Table 2. Soil characteristics for a Cambisol soil at Mekelle in 2008 and 2009, a Vertisol soil at Ilala and a Dia Loam soil at Fallon, Vertisol soils in the Jamma and Ofla districts, a Vertisol soil at Ude 1, an Andisol soil at Kajima, and a Nitisol and a Vertisol soil at Gare Arera. Lower limit for plant available soil water (LL), drained upper limit (DUL), saturation (SAT), and soil organic carbon (OC). Data after Araya et al. [13], Davison and Laca [29], Getu [16], Okubay [31], Tulema et al. [27], and Tulema et al. [35].
Mekelle 1, EthiopiaMekelle 2, Ethiopia
CambisolCambisol
Depth (m)LL 1DUL 2SAT 3OC 4SRGF 5Depth (m)LL 1DUL 2SAT 3OC 4SRGF 5
0.050.140.270.460.72 710.050.140.270.460.72 71
0.100.140.270.460.72 710.100.140.270.460.72 71
0.200.140.270.500.60 710.200.140.270.500.60 71
0.300.220.420.520.60 70.610.300.220.420.520.60 70.61
0.400.22 60.42 60.52 60.60 600.400.22 60.42 60.52 60.60 60
0.500.22 60.42 60.52 60.60 600.500.22 60.42 60.52 60.60 60
0.600.22 60.42 60.52 60.60 600.600.22 60.42 60.52 60.60 60
0.700.22 60.42 60.52 60.60 600.700.22 60.42 60.52 60.60 60
0.800.22 60.42 60.52 60.60 600.800.22 60.42 60.52 60.60 60
0.900.22 60.42 60.52 60.60 600.900.22 60.42 60.52 60.60 60
Ilala, EthiopiaFallon, NV, USA
VertisolDia Loam
Depth (m)LL 1DUL 2SAT 3OC 4SRGF 5Depth (m)LL 1DUL 2SAT 3OC 4SRGF 5
0.050.190.380.541.02 910.050.16 80.17 100.47 81.16 101
0.100.190.380.541.02 910.100.16 80.17 100.47 81.16 101
0.200.190.380.541.02 910.200.14 80.17 100.45 80.66 101
0.300.190.380.541.02 90.610.300.14 80.17 100.45 80.66 100.61
0.400.19 60.38 60.54 60.90 900.400.14 80.17 100.45 80.66 100.50
0.500.19 60.38 60.54 60.90 900.500.14 80.17 100.44 80.44 100.41
0.600.19 60.38 60.54 60.90 900.600.10 80.12 100.44 80.44 100.33
0.700.19 60.38 60.54 60.90 900.700.10 80.12 100.44 80.44 100.27
0.800.19 60.38 60.54 60.87 900.800.10 80.12 100.44 80.44 100.22
0.900.19 60.38 60.54 60.87 900.900.10 80.12 100.44 80.44 100.18
2.100.19 60.38 60.54 60.67 902.100.09 80.12 60.40 80.39 60.02
Jamma District, EthiopiaOfla District, Ethiopia
VertisolVertisol
Depth (m)LL 1DUL 2SAT 3OC 4SRGF 5Depth (m)LL 1DUL 2SAT 3OC 4SRGF 5
0.050.28 110.51 110.54 111.0210.050.26 80.44 80.51 82.551
0.100.28 110.51 110.54 111.0210.100.26 80.44 80.51 82.551
0.200.28 110.51 110.54 111.0210.200.26 80.44 80.51 82.551
0.300.28 110.51 110.54 111.020.610.300.29 80.40 80.49 80.060.61
0.400.26 110.48 110.51 110.9000.400.29 80.40 80.49 80.060.50
0.500.26 110.48 110.51 110.9000.500.29 80.40 80.49 80.060.41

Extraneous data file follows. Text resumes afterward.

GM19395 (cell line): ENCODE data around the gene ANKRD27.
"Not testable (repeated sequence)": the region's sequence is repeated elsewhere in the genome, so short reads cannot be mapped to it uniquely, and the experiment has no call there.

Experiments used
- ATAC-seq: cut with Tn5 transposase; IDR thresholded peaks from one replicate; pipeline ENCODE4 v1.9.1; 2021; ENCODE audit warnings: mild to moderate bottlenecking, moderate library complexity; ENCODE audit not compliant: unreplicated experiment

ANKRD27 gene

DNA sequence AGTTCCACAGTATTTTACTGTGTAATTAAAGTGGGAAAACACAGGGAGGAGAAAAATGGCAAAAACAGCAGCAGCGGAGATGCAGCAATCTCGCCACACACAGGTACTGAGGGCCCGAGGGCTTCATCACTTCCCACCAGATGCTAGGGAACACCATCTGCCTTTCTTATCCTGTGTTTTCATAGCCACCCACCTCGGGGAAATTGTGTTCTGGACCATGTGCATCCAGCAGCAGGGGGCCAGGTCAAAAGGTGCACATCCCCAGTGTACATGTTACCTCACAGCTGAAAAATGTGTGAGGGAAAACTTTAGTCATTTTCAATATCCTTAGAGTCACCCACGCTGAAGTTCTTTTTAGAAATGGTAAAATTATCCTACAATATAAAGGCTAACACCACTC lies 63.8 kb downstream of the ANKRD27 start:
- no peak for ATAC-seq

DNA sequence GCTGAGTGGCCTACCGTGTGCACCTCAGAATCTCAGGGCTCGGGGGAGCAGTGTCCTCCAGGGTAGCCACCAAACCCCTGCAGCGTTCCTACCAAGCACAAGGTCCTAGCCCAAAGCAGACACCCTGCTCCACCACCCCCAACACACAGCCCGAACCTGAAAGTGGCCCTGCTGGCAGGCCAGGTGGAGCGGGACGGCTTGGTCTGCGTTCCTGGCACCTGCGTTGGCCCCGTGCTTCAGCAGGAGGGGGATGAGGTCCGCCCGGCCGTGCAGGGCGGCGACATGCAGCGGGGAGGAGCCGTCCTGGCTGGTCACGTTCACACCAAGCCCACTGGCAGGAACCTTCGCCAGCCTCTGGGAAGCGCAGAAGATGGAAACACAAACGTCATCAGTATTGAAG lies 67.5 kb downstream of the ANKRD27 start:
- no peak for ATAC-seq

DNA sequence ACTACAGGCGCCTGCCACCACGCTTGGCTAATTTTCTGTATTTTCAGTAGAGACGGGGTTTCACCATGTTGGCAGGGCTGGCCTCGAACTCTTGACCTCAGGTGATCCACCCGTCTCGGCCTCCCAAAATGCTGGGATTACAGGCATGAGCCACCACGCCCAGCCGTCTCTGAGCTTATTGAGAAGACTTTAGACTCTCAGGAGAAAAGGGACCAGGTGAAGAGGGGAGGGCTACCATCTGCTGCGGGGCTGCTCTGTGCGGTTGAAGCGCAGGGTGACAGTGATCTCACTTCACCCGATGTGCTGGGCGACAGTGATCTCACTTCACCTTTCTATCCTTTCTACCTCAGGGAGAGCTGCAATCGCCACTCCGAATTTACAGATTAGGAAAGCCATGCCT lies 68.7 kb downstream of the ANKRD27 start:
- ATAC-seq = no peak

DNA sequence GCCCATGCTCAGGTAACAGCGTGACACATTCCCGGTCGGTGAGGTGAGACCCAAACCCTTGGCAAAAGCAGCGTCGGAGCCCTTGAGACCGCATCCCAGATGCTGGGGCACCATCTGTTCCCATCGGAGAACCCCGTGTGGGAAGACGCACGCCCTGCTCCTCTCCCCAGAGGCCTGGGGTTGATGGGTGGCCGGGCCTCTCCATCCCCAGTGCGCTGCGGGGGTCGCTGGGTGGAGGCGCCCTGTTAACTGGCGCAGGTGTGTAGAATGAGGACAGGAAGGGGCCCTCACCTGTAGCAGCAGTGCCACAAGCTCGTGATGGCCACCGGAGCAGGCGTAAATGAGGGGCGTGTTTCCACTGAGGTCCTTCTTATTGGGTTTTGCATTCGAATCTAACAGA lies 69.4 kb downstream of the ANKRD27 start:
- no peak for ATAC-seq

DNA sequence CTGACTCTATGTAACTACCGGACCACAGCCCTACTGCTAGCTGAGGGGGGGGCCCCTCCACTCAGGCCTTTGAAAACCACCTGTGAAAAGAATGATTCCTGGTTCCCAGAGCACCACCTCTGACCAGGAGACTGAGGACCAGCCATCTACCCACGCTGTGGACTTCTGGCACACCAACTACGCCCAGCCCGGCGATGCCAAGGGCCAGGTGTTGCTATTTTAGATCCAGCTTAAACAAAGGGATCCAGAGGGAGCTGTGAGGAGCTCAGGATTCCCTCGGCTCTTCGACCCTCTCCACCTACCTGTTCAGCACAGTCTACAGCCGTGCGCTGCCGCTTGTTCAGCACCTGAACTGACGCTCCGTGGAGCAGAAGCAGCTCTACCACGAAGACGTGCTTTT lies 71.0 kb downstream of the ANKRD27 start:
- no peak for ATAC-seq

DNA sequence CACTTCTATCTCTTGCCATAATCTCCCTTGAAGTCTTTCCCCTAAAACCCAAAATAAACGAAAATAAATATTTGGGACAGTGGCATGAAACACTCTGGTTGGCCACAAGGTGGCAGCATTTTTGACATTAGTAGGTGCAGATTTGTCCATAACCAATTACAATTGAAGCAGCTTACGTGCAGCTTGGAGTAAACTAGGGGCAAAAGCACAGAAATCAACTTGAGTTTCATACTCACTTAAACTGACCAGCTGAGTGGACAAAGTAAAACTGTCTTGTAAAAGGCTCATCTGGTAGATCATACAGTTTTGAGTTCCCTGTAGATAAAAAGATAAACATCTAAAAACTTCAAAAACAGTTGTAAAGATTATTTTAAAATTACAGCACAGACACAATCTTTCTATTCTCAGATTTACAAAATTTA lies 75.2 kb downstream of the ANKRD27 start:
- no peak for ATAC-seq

0.600.26 110.48 110.51 110.9000.600.29 80.40 80.49 80.060.33
0.700.26 110.48 110.51 110.9000.700.29 80.40 80.49 80.060.28
0.800.21 110.45 110.48 110.8700.800.29 80.40 80.49 80.060.22
0.900.21 110.45 110.48 110.8700.900.29 80.40 80.49 80.060.18
Ude 1, EthiopiaKajima, Ethiopia
VertisolAndisol
Depth (m)LL 1DUL 2SAT 3OC 4SRGF 5Depth (m)LL 1DUL 2SAT 3OC 4SRGF 5
0.050.37 8,90.50 8,90.52 8,91.2510.050.25 7,80.41 70.49 71.911
0.100.37 8,90.50 8,90.52 8,91.2510.100.25 7,80.41 70.49 71.911
0.200.37 8,90.50 8,90.52 8,91.2510.200.25 7,80.41 70.49 71.911
0.300.37 8,90.50 8,90.52 8,91.2560.610.300.25 7,80.41 70.49 71.910.61
0.400.39 8,90.49 8,90.54 8,91.25600.400.25 60.41 60.49 61.91 60
0.500.39 8,90.49 8,90.54 8,91.25600.500.25 60.41 60.49 61.91 60
0.600.39 8,90.49 8,90.54 8,91.25600.600.25 60.41 60.49 61.91 60
0.700.39 8,90.49 8,90.54 8,91.25600.700.25 60.41 60.49 61.91 60
0.800.39 8,90.50 8,90.52 8,91.25600.800.25 60.41 60.49 61.91 60
0.900.39 8,90.50 8,90.52 8,91.25600.900.25 60.41 60.49 61.91 60
Gare Arera 1, EthiopiaGare Arera 2, Ethiopia
NitisolVertisol
Depth (m)LL 1DUL 2SAT 3OC 4SRGF 5Depth (m)LL 1DUL 2SAT 3OC 4SRGF 5
0.050.37 8,120.45 8,120.56 8,123.77 1210.050.38 8,130.53 8,130.55 8,132.59 131
0.100.37 8,120.43 8,120.56 8,123.77 1210.100.38 8,130.53 8,130.55 8,132.59 131
0.200.37 8,120.45 8,120.56 8,123.77 1210.200.38 8,130.53 8,130.55 8,132.59 131
0.300.37 8,120.45 8,120.54 8,122.88 120.610.300.37 8,130.52 8,130.53 8,132.05 130.61
0.400.37 8,120.44 8,120.54 8,122.88 1200.400.37 8,130.52 8,130.53 8,132.05 130
0.500.34 8,90.46 8,120.52 8,122.20 1200.500.37 8,130.52 8,130.54 8,132.09 130
0.600.34 8,90.46 8,120.52 8,122.20 1200.600.37 8,130.52 8,130.54 8,132.09 130
0.700.34 60.45 8,120.52 62.20 600.700.37 60.52 60.54 62.09 130
0.800.34 60.46 8,120.52 62.20 600.800.37 60.52 60.54 62.09 130
0.900.34 60.46 8,120.52 62.20 600.900.37 60.52 60.54 62.09 130
1 Soil lower limit, also known as wilting point (%volume/100). 2 Soil drained upper limited, also known as field capacity (%volume/100). 3 Soil saturation point (%volume/100). 4 Soil organic carbon (%). 5 Soil root growth factor. 6 This layer is a copy of the layer above it. 7 Based on Habtegebrial et al. [37]. 8 This value was calculated using the DSSAT SBuild program [20]. 9 Based on the Vertisol description in Getu [16]. 10 From the Dia loam, 0 to 1 percent slopes group from the Fallon-Fernley Area, Nevada, parts of Churchill, Lyon, Storey, and Washoe Counties’ soil survey [36]. 11 The saturation soil water content (SAT) of a soil layer was based on the soil porosity, which is estimated as 100-Bulk Density/2.65*100. To consider a general but small pore space that never saturates, 3 Vol% was subtracted from the soil porosity in each layer [38]. 12 Based on a Gare Arera Nitisol described in Tulema et al. [39]. 13 Based on a Gare Arera Vertisol described in Tulema et al. [39].